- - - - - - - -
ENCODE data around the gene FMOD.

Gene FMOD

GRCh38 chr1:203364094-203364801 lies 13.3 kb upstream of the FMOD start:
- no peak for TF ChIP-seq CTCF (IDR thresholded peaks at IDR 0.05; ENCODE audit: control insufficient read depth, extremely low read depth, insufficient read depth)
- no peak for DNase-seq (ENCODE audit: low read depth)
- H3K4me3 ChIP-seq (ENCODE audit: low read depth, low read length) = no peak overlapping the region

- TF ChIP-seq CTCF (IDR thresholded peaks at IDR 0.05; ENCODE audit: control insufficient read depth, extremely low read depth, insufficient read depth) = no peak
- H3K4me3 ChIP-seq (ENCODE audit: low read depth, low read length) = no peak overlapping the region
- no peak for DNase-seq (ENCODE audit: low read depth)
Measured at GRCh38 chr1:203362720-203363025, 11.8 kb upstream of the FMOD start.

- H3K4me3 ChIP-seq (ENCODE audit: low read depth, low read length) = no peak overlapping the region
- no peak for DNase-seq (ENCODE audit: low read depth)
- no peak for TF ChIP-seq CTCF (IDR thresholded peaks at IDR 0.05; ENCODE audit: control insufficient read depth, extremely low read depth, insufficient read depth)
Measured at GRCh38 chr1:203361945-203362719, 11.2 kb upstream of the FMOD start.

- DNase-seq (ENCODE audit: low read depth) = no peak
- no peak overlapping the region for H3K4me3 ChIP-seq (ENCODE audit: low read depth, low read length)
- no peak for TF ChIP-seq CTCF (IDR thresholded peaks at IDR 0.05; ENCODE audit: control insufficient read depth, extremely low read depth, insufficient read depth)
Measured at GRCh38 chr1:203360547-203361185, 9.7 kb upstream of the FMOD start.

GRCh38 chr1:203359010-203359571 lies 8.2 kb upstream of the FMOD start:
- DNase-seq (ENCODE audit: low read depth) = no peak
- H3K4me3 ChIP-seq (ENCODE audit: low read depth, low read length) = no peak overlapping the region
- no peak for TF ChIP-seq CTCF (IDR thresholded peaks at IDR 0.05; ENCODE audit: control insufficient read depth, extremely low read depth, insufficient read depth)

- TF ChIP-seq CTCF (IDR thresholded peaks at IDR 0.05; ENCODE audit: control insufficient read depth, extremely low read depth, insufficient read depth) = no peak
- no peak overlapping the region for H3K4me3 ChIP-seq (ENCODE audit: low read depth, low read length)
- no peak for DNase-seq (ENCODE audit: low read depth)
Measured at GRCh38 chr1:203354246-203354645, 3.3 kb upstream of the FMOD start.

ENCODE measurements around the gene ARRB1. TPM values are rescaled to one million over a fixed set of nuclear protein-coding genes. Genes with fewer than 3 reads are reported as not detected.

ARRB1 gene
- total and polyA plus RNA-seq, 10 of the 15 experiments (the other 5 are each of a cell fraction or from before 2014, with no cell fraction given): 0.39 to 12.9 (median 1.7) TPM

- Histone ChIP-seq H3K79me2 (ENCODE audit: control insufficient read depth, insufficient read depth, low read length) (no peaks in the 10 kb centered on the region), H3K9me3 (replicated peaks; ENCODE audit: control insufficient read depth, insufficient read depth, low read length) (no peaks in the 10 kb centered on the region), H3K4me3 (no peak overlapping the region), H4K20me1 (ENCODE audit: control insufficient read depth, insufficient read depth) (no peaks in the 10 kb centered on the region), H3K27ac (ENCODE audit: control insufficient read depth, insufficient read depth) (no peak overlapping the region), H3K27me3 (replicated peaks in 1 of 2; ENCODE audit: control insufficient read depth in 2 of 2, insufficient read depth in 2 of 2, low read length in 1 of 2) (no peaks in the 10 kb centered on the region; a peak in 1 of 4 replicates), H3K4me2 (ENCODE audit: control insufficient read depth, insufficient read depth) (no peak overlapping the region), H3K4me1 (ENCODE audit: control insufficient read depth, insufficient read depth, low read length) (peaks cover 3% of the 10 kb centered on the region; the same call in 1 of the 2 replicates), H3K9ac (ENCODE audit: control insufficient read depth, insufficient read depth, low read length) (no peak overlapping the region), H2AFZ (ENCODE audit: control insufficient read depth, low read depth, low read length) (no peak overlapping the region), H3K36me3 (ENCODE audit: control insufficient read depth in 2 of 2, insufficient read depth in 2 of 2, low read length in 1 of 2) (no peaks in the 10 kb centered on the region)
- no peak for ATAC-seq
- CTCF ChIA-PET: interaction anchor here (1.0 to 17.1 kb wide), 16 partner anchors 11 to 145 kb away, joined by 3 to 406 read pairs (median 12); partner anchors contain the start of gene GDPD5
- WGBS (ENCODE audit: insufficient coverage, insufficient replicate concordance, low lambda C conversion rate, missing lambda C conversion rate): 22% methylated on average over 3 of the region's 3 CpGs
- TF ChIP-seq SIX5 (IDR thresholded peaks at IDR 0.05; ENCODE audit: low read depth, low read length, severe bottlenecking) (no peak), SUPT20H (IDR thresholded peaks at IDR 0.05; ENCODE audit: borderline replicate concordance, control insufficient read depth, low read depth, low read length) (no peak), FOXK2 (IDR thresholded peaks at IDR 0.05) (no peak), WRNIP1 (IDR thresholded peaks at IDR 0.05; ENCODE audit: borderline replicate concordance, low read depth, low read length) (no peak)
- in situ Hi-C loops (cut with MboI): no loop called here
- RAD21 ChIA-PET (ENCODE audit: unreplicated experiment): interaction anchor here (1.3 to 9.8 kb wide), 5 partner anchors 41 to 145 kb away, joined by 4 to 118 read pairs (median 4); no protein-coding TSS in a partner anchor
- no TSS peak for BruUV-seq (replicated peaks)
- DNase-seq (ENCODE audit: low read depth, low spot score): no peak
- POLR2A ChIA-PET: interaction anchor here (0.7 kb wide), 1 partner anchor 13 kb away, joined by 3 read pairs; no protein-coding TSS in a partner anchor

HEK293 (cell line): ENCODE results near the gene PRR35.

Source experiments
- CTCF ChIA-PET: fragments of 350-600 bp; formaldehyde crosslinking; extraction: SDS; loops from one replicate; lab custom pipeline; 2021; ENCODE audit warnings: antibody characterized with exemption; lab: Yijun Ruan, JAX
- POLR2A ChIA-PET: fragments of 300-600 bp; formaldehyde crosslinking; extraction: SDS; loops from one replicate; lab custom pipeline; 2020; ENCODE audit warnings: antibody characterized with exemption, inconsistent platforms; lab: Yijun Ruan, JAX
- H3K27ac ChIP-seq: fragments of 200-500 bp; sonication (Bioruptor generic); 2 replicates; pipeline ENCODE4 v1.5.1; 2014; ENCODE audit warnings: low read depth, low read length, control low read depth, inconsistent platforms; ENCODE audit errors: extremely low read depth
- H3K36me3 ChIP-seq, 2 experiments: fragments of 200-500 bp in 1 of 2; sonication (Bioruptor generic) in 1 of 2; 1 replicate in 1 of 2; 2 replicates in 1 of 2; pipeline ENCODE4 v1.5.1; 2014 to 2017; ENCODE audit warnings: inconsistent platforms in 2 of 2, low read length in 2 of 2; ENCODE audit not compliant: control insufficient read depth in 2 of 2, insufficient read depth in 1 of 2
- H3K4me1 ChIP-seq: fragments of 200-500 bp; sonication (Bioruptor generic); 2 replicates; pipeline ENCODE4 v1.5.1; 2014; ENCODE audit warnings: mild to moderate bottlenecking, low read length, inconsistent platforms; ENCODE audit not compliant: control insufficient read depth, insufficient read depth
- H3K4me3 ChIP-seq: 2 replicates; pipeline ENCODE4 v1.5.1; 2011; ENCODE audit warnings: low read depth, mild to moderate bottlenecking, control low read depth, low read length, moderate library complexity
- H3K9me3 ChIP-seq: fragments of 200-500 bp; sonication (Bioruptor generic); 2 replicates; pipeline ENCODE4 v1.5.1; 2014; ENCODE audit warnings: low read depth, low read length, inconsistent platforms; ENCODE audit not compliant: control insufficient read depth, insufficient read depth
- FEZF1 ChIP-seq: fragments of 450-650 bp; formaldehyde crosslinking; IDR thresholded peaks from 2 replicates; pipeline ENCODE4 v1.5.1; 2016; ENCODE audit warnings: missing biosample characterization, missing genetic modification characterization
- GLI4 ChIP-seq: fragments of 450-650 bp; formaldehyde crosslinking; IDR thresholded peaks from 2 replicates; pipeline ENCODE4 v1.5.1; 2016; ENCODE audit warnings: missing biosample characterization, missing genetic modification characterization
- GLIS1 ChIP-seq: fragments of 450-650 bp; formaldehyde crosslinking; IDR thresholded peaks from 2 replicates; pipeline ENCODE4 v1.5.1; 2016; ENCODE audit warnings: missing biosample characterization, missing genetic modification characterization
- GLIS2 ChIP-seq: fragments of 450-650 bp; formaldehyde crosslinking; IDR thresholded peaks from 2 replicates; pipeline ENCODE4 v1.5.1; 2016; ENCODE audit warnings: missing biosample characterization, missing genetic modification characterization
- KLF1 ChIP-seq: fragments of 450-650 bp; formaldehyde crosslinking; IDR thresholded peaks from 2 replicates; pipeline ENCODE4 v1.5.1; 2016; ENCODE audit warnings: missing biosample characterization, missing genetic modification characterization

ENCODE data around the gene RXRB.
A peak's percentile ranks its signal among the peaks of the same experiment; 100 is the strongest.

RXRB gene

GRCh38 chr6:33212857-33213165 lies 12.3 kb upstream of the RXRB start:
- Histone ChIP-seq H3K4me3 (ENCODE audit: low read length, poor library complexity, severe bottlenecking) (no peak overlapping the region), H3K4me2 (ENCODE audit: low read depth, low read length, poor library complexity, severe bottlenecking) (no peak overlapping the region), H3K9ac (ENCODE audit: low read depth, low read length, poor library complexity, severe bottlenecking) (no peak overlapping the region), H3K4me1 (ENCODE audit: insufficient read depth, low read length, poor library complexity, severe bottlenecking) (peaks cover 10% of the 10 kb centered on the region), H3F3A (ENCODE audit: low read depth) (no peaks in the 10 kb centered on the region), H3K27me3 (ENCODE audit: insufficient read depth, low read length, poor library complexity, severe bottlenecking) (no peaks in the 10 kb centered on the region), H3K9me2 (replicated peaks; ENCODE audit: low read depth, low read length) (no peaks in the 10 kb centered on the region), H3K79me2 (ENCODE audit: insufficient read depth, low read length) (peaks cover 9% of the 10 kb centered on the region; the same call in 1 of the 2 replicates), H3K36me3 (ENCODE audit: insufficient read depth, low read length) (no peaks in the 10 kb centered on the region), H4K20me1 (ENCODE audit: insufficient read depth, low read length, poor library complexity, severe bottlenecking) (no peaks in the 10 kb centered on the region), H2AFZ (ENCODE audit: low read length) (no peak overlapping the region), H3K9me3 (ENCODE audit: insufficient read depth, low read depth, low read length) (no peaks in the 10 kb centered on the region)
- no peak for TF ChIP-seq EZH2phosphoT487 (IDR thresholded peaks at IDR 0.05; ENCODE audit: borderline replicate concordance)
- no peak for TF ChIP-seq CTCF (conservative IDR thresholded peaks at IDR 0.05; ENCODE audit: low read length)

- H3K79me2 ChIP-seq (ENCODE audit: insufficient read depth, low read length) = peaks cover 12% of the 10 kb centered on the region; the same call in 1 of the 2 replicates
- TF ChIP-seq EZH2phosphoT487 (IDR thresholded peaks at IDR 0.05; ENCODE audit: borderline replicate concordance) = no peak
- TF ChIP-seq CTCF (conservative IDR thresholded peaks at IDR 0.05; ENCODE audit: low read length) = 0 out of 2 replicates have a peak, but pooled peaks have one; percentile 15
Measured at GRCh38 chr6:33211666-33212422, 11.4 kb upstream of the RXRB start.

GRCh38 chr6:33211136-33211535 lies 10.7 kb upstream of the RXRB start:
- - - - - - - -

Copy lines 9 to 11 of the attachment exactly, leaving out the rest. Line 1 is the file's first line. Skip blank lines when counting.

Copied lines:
- no peak for DNase-seq (ENCODE audit: low read depth)
Measured at GRCh38 chr1:203362720-203363025, 11.8 kb upstream of the FMOD start.

- H3K4me3 ChIP-seq (ENCODE audit: low read depth, low read length) = no peak overlapping the region